Review of reviews: Books
Book of the week
Nomadland: Surviving America in the Twenty-First Century
by Jessica Bruder
You can call them houseless—“but don’t you dare call them homeless,” said Rachelle Bergstein in the New York Post. Journalism professor Jessica Bruder spent three years getting to know some of the tens of thousands of Americans who have given up on the dream of a traditional home to live in RVs or vans and travel the country picking up seasonal employment. Known variously as workampers, vandwellers, or rubber tramps, they’re often older Americans whose finances were devastated by medical bills or the 2008 financial crisis, and they flock to short-term gigs at farms, campsites, and the warehouses of Amazon—which aggressively recruits workampers for the run-up to Christmas. Many members of this new breed tell Bruder that they enjoy being free of mortgage payments or rent. Still, it’s “a difficult existence,” and not the life most of these Americans had imagined.
As a reader gets to know them, it’s hard not to be struck by their resiliency and humor, said Kim Ode in the Minneapolis Star Tribune. The new nomads boast of owning “wheel estate,” and form friendly ad-hoc communities, sharing potluck dinners and swapping money-saving tips. The veritable star of Nomadland, a spirited 64-year-old grandmother who calls her rig “the Squeeze Inn,” is a hoot. But Linda May is also an example of the book’s blind spots, said Steven Malanga in City Journal. We learn that earlier in life May held jobs as a cocktail waitress, a Home Depot cashier, and an insurance executive, but we don’t hear how she lost them—though a mention of troubles with alcoholism and drug use provides a clue. Another subject confesses to having amassed $30,000 in credit card debt. “Bruder’s itinerants are not Okies fleeing the Dust Bowl.” Many are victims of their own poor choices.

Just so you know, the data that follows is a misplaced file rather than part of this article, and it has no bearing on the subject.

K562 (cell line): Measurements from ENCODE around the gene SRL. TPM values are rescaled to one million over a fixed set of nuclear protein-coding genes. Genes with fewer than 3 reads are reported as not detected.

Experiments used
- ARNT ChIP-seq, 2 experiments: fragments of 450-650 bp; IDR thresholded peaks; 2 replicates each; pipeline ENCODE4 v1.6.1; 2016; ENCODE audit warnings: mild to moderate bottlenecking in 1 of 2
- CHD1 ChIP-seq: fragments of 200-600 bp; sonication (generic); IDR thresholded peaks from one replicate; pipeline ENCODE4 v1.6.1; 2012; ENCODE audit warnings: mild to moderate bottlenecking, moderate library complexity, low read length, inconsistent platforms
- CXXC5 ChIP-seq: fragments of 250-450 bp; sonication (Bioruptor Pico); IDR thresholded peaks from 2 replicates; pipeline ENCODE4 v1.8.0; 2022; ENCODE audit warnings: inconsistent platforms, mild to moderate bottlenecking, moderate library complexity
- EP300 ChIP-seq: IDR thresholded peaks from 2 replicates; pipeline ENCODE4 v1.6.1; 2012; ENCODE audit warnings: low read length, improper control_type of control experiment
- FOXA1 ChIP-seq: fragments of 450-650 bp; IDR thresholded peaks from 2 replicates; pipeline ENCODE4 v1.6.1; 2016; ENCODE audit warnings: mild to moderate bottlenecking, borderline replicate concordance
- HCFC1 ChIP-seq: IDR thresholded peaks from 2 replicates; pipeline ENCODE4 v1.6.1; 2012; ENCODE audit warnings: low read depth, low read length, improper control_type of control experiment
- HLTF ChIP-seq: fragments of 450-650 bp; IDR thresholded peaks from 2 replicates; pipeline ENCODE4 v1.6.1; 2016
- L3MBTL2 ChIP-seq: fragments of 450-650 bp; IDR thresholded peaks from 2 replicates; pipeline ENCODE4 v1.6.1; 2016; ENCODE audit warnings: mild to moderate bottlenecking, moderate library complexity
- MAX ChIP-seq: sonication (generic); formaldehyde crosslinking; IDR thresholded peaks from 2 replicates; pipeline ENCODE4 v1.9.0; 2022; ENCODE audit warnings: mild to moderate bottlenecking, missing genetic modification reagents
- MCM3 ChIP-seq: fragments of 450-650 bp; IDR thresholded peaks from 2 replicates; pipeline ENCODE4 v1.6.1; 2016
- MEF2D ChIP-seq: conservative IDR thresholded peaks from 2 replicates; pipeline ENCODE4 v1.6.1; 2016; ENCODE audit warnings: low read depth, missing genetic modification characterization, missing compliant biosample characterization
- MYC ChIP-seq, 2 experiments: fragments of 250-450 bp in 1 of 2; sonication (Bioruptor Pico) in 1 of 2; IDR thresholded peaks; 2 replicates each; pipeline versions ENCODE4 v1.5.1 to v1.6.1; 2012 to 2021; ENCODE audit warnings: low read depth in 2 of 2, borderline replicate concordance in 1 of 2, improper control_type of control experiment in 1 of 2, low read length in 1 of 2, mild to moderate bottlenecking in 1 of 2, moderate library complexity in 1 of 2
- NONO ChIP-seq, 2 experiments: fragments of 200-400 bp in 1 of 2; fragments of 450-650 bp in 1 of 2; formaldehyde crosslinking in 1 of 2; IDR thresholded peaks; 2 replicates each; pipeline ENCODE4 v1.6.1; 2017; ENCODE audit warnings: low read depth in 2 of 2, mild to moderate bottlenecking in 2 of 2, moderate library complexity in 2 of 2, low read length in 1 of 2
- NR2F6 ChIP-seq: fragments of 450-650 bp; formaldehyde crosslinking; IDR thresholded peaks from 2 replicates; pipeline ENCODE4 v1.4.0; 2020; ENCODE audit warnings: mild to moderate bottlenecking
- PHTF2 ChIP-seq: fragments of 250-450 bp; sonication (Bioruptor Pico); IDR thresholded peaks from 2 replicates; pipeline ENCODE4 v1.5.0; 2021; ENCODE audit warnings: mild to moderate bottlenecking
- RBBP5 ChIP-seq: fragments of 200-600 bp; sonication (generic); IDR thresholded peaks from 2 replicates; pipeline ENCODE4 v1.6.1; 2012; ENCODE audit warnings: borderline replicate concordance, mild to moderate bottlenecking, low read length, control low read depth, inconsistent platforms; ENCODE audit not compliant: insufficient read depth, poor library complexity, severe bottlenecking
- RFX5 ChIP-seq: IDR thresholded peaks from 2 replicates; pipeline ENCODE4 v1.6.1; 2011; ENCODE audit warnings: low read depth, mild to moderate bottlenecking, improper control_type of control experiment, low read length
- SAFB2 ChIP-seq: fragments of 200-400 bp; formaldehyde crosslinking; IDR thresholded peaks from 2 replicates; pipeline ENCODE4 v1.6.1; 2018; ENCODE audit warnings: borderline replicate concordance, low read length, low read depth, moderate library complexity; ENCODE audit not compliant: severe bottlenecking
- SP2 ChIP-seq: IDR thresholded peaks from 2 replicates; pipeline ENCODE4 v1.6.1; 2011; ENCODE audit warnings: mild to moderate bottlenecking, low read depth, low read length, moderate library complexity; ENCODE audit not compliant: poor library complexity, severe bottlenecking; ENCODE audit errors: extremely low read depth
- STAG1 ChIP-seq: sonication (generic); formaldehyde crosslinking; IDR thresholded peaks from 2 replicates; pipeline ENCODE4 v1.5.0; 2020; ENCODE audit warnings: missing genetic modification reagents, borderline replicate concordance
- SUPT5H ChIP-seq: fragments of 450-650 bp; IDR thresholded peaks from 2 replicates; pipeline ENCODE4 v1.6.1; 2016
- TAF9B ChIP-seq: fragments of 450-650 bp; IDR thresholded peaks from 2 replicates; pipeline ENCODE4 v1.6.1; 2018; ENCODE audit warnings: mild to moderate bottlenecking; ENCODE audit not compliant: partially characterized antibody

By some measures, they’re the lucky ones, said Parul Sehgal in The New York Times. The workampers take backbreaking work and live without a safety net, but they enjoy advantages over the majority of America’s 3 million migrant workers. Only at the end of Nomadland does Bruder mention that virtually all workampers are white, a phenomenon she shrugs off without considering how the allure of the road might be dimmed for anyone under the threat of racial violence or deportation. However much you worry about the wanderers Bruder so gracefully portrays, “you also ache for the ones without even this option,” the ones who “don’t even merit a mention.”